Prime Minister Pierre Trudeau's long feud with Canada's powerful provincial governments seems destined to reach a climax in the next few months now that Trudeau has elected to write a new constitution without them.
The premiers, who have been unable to agree wth Trudeau on the elements of a new governing charter for Canada, are angrily gathering forces to contest the Liberal government's attempt to install a constitution over their heads.
Last week Trudeau announced his government would act on its own to "bring back" Canada's constitution from Britain, where it now resides as an 1867 act of the British Parliament. Once it is back the government intends to write in a new bill of rights, a formula for constitutional amendments and other provisions binding on the provinces. His plan was formally presented to Parliament yesterday.
Conservative opposition leader Joe Clark greeted Trudeau's move by saying that "no proposal in my time here has alarmed me more than the proposal before us now." To give Ottawa the right to amend the constitution without provincial approval, Clark said, could "destroy the federal system."
Trudeau's action flies in the face of provincial interests. The 10 provincial governments have for decades demanded a say in the drafting of a new constitution, which they want to cede more power to them at the expense of Ottawa's authority.
"We will fight back in any way we can divise," said Peter Lougheed, premier of Alberta, the oil-rich, western Canadian province that has been fighting Ottawa over control of domestic oil prices.
In Quebec, Trudeau appears to face a fight on two fronts. As expected, Rene Levesque, premier of the French-speaking province and a long-time advocate of greater provincial power, pledged to oppose the new constitution vigorously. At the same time, Claude Ryan, leader of Quebec's Liberal Party and a Trudeau ally, announced he would also contest Trudeau's action on the grounds that Ottawa should not be proceeding alone on this issue.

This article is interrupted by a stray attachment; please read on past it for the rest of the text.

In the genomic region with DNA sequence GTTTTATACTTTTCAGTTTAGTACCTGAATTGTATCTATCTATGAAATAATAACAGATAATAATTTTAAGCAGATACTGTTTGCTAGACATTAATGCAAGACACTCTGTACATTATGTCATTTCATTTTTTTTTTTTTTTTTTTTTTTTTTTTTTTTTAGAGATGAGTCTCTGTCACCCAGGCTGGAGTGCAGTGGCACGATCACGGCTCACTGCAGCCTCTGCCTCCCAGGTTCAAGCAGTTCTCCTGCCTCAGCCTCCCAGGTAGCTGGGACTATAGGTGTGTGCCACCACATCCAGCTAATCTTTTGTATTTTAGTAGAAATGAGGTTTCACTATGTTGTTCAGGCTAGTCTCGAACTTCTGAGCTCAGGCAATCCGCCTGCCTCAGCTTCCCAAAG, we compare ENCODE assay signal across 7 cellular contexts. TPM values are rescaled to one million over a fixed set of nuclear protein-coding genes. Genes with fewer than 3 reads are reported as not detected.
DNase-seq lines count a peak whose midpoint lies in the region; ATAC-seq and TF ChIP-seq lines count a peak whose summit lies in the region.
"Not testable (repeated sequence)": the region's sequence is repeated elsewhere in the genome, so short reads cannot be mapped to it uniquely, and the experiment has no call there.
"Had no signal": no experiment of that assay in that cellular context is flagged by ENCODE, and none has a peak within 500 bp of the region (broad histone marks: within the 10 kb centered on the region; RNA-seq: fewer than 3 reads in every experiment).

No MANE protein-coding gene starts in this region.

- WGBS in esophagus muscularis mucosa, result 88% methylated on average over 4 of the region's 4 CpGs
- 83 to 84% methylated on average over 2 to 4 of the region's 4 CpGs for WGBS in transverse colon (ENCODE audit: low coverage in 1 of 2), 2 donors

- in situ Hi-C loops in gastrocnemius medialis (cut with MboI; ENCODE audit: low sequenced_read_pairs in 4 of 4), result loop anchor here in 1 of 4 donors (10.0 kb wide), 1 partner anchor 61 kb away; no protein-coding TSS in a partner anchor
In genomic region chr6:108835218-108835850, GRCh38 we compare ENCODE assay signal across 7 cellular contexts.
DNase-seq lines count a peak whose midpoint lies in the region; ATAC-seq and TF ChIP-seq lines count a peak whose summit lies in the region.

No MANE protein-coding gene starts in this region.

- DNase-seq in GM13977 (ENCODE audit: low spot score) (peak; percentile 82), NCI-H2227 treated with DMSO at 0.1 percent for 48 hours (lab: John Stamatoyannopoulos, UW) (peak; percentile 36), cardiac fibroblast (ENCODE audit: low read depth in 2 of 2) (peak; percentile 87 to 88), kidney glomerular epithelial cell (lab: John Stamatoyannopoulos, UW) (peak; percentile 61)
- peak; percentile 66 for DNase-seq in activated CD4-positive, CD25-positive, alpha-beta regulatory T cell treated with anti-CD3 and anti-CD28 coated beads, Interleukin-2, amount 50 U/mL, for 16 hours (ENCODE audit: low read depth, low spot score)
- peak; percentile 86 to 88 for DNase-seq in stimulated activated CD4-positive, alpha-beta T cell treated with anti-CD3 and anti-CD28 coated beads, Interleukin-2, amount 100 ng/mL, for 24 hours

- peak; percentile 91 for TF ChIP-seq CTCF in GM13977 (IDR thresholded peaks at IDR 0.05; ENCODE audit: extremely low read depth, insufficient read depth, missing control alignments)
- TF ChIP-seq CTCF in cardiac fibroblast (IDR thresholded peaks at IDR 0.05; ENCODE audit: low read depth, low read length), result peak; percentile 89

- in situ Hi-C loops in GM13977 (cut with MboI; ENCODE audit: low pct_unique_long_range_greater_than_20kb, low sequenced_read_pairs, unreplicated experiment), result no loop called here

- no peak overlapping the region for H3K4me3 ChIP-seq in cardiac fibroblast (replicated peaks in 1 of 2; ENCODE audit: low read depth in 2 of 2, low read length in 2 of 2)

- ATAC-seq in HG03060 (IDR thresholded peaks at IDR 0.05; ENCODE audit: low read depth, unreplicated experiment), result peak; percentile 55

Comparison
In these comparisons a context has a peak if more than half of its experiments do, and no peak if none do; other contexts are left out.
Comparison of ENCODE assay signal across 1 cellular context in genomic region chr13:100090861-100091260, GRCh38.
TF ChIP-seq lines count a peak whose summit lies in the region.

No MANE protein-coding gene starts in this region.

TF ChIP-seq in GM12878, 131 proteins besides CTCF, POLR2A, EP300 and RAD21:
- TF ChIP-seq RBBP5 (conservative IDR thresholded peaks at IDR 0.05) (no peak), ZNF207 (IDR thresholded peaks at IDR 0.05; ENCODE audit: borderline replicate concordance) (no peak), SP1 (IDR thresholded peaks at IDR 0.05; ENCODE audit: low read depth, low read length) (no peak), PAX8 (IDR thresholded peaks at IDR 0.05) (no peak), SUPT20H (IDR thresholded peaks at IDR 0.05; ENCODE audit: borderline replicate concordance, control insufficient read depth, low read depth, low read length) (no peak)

Trudeau's lone outspoken supporter was Ontario, the populous central Canadian province that, as the country's largest oil consumer, needs strong federal government action to offset efforts by the western provinces to keep raising domestic oil prices.
How the provinces will mount their protest campaign will not be known until after a meeting of provincial leaders that is expected to be held in Toronto later this month.
The most likely means include legal actions, provincial government-sponsored advertising campaigns and appeals to the British government not to approve Trudeau's plans.
The most fertile ground for provincial action is in the west, where alienation from the Trudeau government is deep and longstanding, and in Quebec, where the new constitution appears to threaten that province's legislation mandating French-language education for most Quebecers.
The constitutional package is being presented to Parliament in the form of a resolution. With a majority in both houses, the Liberals seem certain to win approval of the resolution.